32-C2 (segmental fractures) with reconstructible transverse or short oblique segments are generally repaired with a compression plate.. The goal is to achieve anatomic reduction and rigid stabilization that usually leads to direct bone healing.
If comminution exists at one or both of the fracture lines, indirect reduction techniques and bridging osteosynthesis should be used.
The plate is contoured, secured to the proximal and distal fragment with two bone holding forceps. The central fragment is lifted up and anatomically reduced with the help of a pointed reduction forceps, a Hohmann retractor or other instruments.
An intramedullary pin may be used to help in reduction and alignment of the bone.
The plate is secured to the bone using bone clamps.
The central segment is fixed to the plate with two cortex screws inserted in a neutral mode.
Compression is applied on the proximal side by inserting a screw in compression mode in the hole closest to the proximal fracture line. If necessary, additional compression can be applied by inserting a second compression screw in the same segment.
Compression is applied with the same technique in the distal segment.
The remaining screws are now inserted in a neutral fashion.
Fixation with a locking compression plate
When a locking compression plate is used, the previous steps are the same. A push-and-pull device can be used in both proximal and distal segments in order to achieve temporary stabilization. The central segment is fixed to the plate with two cortex screws inserted in a neutral mode. Compression is applied on the proximal side by inserting a screw in compression mode in the hole closest to the proximal fracture line. Compression is applied with the same technique in the distal segment. Once compression is achieved across the fracture lines, the fixation can be completed by inserting one to two locking screws in the proximal and distal segment.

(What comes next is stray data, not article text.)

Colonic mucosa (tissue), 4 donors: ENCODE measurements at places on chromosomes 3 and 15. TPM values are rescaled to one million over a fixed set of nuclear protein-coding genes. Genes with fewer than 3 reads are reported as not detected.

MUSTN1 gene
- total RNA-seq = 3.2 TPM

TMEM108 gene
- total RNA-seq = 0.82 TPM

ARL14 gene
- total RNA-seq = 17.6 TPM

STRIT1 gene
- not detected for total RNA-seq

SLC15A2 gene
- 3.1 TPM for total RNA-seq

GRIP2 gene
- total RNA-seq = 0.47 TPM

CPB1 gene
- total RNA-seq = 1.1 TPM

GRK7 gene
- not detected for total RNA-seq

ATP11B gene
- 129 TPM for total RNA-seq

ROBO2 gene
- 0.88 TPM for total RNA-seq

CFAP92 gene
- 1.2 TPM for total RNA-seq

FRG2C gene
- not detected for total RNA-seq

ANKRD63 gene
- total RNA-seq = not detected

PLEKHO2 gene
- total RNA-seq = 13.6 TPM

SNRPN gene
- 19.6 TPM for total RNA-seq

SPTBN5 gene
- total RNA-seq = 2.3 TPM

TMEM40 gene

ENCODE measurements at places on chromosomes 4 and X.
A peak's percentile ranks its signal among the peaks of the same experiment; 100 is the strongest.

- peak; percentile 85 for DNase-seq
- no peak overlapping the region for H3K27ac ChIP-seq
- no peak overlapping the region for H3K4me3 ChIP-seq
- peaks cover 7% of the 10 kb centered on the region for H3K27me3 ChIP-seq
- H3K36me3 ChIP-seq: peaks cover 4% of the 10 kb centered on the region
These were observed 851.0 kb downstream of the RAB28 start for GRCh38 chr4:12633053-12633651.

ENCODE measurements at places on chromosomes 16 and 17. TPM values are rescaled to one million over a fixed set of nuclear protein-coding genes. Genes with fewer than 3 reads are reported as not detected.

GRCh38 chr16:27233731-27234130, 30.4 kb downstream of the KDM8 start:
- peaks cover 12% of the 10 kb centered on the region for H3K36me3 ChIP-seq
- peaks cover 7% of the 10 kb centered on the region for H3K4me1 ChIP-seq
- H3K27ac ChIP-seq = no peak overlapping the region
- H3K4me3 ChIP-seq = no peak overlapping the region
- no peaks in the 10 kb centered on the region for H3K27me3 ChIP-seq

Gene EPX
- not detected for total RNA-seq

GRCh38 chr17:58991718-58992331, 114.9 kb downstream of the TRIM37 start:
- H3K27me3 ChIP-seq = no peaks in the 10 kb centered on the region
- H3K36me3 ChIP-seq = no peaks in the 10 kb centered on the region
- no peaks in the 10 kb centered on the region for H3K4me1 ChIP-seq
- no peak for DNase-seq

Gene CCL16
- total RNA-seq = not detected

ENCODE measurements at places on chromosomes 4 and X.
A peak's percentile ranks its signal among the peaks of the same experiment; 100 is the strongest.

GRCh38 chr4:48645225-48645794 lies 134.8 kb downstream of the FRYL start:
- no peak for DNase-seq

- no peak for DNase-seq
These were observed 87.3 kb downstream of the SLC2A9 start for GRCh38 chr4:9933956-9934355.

Note: The plate must be anatomically contoured in the area where cortical screws are used.
Phase 1: 1-3 day after surgery
Aim is to reduce the edema, inflammation and pain. Integrative medical therapies, anti-inflammatory and analgesics.
Phase 2: 4-10 days after surgery
Aim is to resolve the hematoma, edema and control pain, and prevent muscle contracture. Anti-inflammatory and analgesic medications may still be needed. Rehabilitation and integrative medical therapies can be used.
Special attention should be given to patients less than 1 year of age with a femoral fracture. Rehabilitation is strongly recommended to help prevent quadriceps muscle contracture.
If the cat is not starting to use the limb within fa few days after surgery, a careful evaluation is recommended.
10-14 days after surgery the sutures are removed.
Radiographic assessment is performed every 4-8 weeks until bone healing is confirmed.
~3-4 months after follow up radiographs surgery check bone healing.